Table of Contents
International Journal of Spectroscopy
Volume 2011, Article ID 814179, 8 pages
Research Article

Near-Infrared Spectroscopy of the Bladder: New Parameters for Evaluating Voiding Dysfunction

1Departments of Paediatrics and Urology, UBC Hospital Bladder Care Centre, Faculty of Medicine, University of British Columbia, Unit 1B Room F329, 221 Wesbrook Mall, Vancouver, BC, Canada V6T 1Z3
2Stellenbosch Institute for Advanced Study, Wallenberg Research Centre, 10 Marais Street, Stellenbosch 7600, South Africa
3Department of Urology, Britsh Columbia’s Children’ Hospital, Faculty of Medicine, Room K0-134, 4480 Oak Street, Vancouver, BC, Canada V6H 3V4

Received 25 December 2010; Accepted 13 March 2011

Academic Editor: Maher S. Amer

Copyright © 2011 Andrew Macnab et al. This is an open access article distributed under the Creative Commons Attribution License, which permits unrestricted use, distribution, and reproduction in any medium, provided the original work is properly cited.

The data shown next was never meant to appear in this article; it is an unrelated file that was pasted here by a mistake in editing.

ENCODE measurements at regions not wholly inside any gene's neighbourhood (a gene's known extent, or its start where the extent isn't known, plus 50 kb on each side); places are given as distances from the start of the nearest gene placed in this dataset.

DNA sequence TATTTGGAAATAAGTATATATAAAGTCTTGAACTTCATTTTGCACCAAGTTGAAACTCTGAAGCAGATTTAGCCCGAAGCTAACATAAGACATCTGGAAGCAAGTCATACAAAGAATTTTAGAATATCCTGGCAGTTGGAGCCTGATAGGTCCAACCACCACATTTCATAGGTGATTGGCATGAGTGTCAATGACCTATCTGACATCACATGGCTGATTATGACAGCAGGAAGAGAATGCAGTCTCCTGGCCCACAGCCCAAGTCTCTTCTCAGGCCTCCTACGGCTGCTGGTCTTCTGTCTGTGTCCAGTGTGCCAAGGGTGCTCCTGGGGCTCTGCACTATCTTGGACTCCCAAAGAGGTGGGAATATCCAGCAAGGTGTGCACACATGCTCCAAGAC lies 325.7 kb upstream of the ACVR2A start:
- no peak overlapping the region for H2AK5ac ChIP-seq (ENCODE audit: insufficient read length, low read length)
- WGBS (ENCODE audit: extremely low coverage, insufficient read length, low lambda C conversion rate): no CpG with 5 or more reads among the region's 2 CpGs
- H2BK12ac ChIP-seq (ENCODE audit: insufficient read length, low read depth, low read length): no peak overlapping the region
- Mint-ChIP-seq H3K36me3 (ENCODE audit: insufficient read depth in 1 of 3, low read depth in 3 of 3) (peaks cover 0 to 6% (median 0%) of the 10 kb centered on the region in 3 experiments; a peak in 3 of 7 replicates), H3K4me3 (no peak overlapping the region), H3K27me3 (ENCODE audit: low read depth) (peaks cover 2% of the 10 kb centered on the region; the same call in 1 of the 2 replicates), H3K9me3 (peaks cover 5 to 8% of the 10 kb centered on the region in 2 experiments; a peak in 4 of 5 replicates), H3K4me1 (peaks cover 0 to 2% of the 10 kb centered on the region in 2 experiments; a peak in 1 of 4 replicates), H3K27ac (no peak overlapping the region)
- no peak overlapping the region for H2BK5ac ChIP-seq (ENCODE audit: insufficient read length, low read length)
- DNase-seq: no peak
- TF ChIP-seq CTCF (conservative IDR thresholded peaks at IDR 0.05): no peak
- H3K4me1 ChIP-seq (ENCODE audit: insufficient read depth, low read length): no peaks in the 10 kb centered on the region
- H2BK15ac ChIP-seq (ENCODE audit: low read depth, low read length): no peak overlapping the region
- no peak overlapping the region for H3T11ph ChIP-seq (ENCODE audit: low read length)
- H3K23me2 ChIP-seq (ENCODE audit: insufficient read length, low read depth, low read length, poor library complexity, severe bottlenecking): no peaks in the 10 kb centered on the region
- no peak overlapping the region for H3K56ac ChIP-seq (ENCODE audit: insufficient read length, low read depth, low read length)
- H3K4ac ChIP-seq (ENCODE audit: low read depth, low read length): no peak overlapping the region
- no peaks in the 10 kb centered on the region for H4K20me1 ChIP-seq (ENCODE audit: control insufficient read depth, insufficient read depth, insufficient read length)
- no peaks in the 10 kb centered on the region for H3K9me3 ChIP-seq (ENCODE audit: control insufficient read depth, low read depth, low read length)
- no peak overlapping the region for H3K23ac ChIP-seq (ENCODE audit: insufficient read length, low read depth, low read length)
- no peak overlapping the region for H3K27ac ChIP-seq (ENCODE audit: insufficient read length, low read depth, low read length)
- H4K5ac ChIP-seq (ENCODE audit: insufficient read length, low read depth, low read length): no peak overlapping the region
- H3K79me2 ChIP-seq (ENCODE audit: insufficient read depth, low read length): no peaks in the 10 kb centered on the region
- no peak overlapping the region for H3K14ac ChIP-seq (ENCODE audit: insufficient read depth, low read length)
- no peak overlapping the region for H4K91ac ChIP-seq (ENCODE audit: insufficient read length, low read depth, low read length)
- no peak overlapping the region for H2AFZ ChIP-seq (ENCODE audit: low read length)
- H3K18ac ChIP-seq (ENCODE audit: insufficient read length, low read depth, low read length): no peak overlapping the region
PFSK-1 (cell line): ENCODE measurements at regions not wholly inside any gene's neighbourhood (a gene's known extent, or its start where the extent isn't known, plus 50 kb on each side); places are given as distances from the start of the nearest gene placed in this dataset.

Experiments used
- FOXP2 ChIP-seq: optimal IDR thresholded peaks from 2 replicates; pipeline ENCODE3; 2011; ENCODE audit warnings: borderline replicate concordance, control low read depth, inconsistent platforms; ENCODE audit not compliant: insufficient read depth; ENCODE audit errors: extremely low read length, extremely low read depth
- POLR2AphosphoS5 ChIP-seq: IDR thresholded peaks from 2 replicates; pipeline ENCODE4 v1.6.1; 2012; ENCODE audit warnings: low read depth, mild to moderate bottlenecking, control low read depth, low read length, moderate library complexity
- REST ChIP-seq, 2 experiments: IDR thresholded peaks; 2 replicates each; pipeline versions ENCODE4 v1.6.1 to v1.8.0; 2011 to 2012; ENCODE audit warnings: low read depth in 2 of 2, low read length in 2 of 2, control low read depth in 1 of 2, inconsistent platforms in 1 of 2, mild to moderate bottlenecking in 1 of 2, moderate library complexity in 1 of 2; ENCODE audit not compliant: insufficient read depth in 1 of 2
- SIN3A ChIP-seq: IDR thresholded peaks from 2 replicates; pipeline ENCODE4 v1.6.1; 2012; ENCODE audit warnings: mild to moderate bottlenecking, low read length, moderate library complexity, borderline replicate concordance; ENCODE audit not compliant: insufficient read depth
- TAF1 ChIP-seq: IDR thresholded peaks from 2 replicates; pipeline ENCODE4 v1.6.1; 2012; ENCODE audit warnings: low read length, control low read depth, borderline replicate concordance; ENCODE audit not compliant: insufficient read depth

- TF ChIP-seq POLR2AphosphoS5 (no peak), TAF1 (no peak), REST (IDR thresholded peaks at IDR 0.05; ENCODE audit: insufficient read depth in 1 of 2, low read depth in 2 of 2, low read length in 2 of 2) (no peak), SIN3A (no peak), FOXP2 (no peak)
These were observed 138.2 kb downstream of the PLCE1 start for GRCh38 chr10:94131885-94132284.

We describe innovative methodology for monitoring alterations in bladder oxygenation and haemodynamics in humans using near-infrared spectroscopy (NIRS). Concentrations of the chromophores oxygenated (O2Hb) and deoxygenated (HHb) haemoglobin and their sum (total haemoglobin) differ during bladder contraction in health and disease. A wireless device that incorporates three paired light emitting diodes (wavelengths 760 and 850 nanometers) and silicon photodiode detector collects data transcutaneously (10 Hz) with the emitter/detector over the bladder during spontaneous bladder emptying. Data analysis indicates comparable patterns of change in chromophore concentration in healthy children and adults (positive trend during voiding, predominantly due to elevated O2Hb), but different changes in symptomatic subjects with characteristic chromophore patterns identified for voiding dysfunction due to specific pathophysiologies: bladder outlet obstruction (males), overactive bladder (females), and nonneurogenic dysfunction (children). Comparison with NIRS muscle data suggests altered bladder haemodynamics and/or oxygenation may underlie voiding dysfunction offering new insight into the causal physiology.